A Legacy of Leadership

A Legacy of Leadership

Indiana University School of Nursing 1914-2014
Leslie Flowers
Foreword by Patricia D'Antonio, PhD, RN, FAAN
Epilogue by Dean Marion E. Broome, PhD, RN, FAAN
Distribution: World
Publication date: 6/11/2014
Format: cloth 148 pages, 215 b&w illus.
12 x 9
ISBN: 978-0-253-01532-7
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Description

Founded in 1914 and celebrating its 100th anniversary, Indiana University School of Nursing has been at the heart of health care in the state with its long term commitment to education, research, community engagement, and health advocacy. Begun at the same time as IU’s Long Hospital, the Training School for Nurses had five students in its first graduating class. Today the School of Nursing reaches across the state with National League for Nursing accredited schools on eight Indiana University campuses and consistently ranks among the top 20 nursing schools nationally. Its research program is firmly established, with four well-funded research centers exploring chronic illness, oncology, nursing education, and palliative and end-of-life care. A Legacy of Leadership charts the growth of the school from its earliest years to the present day, a model for research in clinical care, distinction in nursing education, and evidence-based education for the practice of nursing.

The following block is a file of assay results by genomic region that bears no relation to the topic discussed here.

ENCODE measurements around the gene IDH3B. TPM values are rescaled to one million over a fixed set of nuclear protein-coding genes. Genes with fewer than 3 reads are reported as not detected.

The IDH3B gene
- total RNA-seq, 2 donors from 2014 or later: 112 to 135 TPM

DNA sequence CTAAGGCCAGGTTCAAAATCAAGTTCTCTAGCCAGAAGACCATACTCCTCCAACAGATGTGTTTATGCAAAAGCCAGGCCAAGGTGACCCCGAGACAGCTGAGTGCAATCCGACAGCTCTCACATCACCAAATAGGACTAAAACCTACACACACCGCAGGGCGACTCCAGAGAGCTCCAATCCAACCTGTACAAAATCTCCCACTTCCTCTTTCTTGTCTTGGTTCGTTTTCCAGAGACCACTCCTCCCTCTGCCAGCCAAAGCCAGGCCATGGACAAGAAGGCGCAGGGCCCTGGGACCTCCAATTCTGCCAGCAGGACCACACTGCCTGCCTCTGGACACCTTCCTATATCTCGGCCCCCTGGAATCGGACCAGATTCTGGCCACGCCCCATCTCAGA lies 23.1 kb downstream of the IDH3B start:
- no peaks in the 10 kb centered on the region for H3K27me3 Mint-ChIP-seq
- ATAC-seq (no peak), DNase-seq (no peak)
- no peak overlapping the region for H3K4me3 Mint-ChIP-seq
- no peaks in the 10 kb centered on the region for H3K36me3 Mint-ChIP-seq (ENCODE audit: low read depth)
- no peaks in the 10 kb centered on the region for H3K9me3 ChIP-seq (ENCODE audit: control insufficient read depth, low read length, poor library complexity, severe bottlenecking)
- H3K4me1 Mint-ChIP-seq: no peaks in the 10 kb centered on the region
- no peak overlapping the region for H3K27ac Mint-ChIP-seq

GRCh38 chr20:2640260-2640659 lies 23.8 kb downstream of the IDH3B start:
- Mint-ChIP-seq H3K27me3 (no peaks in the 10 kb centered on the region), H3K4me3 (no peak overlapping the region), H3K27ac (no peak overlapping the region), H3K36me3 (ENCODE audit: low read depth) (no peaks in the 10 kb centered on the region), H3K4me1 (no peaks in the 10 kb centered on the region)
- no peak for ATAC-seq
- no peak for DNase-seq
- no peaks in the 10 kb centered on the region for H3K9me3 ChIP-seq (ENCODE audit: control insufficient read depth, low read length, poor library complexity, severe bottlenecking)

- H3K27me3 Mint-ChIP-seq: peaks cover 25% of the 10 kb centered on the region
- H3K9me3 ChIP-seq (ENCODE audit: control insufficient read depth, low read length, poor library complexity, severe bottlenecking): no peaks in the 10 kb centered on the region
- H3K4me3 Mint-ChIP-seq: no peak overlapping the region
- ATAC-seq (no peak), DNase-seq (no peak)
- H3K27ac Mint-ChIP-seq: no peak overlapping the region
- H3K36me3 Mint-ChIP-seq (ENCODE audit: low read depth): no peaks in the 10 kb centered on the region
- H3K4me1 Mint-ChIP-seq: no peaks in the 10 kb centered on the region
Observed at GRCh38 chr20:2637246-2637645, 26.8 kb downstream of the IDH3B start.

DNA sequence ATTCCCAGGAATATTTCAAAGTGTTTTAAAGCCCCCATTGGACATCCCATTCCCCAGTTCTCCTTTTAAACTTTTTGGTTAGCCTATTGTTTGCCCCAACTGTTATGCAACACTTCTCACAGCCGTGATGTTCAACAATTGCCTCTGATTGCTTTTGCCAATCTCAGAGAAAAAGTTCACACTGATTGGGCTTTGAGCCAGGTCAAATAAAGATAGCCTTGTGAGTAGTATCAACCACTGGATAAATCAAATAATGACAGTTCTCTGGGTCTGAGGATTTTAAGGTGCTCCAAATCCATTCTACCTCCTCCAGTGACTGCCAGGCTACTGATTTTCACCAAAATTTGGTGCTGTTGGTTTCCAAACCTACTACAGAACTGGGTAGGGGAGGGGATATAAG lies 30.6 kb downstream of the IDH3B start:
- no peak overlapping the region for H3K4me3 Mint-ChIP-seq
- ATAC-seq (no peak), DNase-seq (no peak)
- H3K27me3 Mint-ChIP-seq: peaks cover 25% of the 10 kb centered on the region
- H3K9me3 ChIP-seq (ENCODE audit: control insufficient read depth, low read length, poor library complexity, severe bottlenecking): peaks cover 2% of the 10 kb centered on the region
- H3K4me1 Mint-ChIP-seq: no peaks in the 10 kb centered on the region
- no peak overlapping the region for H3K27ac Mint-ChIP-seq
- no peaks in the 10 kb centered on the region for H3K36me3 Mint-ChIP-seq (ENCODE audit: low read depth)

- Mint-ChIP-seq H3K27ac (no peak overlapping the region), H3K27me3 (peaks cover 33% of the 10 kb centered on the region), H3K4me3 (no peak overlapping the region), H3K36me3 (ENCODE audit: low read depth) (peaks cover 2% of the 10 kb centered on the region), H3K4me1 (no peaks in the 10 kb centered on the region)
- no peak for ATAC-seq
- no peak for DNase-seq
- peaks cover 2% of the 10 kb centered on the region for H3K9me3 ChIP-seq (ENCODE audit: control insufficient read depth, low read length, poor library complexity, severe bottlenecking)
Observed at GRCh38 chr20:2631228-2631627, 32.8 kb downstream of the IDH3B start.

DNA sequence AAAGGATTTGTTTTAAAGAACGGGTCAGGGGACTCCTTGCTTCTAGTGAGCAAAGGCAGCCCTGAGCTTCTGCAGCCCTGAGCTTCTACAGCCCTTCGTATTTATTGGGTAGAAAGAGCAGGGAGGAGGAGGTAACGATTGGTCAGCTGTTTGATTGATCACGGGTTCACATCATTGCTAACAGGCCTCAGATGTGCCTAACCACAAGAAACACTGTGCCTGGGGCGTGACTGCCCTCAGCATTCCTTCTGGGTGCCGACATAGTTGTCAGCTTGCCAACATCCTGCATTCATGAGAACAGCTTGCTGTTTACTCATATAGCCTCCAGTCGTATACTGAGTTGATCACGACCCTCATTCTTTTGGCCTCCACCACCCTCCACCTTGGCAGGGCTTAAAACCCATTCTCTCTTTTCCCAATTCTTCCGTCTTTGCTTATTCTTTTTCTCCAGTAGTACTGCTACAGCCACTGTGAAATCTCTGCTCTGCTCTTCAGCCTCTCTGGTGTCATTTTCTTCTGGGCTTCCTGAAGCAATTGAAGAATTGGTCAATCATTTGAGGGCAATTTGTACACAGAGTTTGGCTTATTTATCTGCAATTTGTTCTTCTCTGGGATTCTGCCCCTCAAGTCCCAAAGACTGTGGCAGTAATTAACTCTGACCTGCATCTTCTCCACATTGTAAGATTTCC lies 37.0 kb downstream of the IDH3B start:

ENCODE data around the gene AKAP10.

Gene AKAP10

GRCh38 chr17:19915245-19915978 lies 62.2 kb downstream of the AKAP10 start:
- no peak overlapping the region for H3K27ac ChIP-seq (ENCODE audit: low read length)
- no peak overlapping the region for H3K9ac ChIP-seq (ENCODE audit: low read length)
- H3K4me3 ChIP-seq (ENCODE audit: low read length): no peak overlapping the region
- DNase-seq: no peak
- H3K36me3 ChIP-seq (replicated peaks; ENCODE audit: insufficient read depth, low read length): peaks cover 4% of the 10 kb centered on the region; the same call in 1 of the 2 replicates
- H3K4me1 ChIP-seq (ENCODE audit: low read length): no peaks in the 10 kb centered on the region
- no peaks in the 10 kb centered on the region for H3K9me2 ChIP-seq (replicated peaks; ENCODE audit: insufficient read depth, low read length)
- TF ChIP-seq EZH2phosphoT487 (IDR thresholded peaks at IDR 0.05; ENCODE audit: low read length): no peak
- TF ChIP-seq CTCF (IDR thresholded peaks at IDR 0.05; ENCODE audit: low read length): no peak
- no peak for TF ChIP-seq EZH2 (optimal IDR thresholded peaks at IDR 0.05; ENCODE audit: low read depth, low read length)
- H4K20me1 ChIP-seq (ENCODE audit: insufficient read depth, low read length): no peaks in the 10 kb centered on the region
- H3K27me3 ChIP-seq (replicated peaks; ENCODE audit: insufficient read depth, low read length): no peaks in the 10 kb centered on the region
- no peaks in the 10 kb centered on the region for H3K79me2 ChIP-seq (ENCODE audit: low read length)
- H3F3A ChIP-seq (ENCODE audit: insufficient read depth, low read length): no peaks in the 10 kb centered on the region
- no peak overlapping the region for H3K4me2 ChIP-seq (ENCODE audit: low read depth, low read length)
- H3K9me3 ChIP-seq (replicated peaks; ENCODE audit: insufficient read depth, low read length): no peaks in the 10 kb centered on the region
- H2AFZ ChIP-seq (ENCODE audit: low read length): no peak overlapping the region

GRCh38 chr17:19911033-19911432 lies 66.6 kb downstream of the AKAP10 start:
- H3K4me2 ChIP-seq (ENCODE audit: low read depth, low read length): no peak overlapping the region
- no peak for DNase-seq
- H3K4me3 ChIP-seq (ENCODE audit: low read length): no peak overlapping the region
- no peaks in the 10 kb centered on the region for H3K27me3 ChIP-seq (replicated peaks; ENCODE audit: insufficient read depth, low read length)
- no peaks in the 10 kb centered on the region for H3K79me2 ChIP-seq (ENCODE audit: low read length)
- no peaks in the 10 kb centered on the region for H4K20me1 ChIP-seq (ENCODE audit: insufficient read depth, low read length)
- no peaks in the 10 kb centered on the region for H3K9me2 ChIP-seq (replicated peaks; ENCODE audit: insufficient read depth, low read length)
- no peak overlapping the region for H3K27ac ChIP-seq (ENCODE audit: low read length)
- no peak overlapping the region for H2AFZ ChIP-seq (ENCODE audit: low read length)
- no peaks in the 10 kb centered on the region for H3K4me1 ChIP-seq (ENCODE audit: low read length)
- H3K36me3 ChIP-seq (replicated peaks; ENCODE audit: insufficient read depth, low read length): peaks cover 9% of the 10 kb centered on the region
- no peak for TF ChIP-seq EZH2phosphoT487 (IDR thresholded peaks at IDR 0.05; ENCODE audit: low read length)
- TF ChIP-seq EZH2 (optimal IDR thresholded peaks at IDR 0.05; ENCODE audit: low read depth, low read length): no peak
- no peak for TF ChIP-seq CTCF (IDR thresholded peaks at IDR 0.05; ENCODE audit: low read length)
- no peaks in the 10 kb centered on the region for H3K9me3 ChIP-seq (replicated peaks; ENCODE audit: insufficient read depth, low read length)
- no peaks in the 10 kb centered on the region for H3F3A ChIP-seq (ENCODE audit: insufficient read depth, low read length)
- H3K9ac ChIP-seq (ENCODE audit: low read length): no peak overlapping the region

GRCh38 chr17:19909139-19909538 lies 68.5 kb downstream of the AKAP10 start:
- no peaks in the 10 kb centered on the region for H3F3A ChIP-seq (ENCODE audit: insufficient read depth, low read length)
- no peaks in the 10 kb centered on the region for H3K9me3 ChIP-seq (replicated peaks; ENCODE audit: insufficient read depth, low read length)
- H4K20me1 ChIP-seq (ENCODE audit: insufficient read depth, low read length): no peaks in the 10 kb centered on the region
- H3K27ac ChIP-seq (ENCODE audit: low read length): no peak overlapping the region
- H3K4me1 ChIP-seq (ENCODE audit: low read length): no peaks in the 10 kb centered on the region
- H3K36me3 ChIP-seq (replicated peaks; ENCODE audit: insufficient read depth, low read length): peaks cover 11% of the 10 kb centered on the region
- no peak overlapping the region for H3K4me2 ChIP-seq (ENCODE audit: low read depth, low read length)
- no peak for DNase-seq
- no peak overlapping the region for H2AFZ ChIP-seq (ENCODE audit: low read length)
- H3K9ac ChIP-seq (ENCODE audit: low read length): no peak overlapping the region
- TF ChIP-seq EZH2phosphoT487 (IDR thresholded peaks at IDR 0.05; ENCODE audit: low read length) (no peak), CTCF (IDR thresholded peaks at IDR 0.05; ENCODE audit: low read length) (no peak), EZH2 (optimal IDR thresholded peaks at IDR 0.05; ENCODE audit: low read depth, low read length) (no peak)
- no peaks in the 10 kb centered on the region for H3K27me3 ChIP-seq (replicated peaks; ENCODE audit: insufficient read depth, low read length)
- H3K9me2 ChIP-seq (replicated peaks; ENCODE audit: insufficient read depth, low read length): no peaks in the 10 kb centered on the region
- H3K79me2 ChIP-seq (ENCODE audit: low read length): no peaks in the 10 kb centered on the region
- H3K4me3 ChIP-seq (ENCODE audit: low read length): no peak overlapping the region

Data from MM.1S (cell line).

Author Bio

Leslie Flowers, a writer and communications consultant for more than two decades, is a graduate of the Medill School of Journalism at Northwestern University. She was editor of publications for Evanston Hospital (now NorthShore Health) and provided communications for the Honor Society of Nursing, Sigma Theta Tau International. Leslie has written several publications for the Indiana University School of Nursing. Her articles have appeared in American Nurse Today, Nursing Spectrum, OR Manager, as well as more than 20 journals and newspapers.

Patricia D’Antonio, PhD, RN, FAAN, is Killebrew-Censits Endowed Term Chair in Undergraduate Education, Chair, Department of Family and Community Health, University of Pennsylvania School of Nursing. A nurse and historian, she is also the editor of the
Nursing History Review, the official journal of the American Association for the History of Nursing; a senior fellow at the Leonard Davis Institute for Health Economics; a core faculty of Women's Studies; and a member of the Graduate Group in the History and Sociology of Science.

Marion E. Broome, PhD, RN, FAAN, is Dean of the School of Nursing at Duke University and editor-in-chief of
Nursing Outlook, the official journal of the American Academy of Nursing and the Council for the Advancement of Nursing Science. Previously, Broome was dean and distinguished professor at the Indiana University School of Nursing.

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Table of Contents

Foreword
Chapter 1: The Mighty Oak Begins as an Acorn, 1914-1931
Chapter 2: Persevering through the Depression and War, 1931-1956
Chapter 3: A Revolutionary Era, 1957-1973
Chapter 4: A Wider Sphere of Influence, 1973-1991
Highlights from the Regional Campuses
A Legacy of Giving
Chapter 5: The Era of Discovery, 1991-2004
Epilogue
Bibliography
Index
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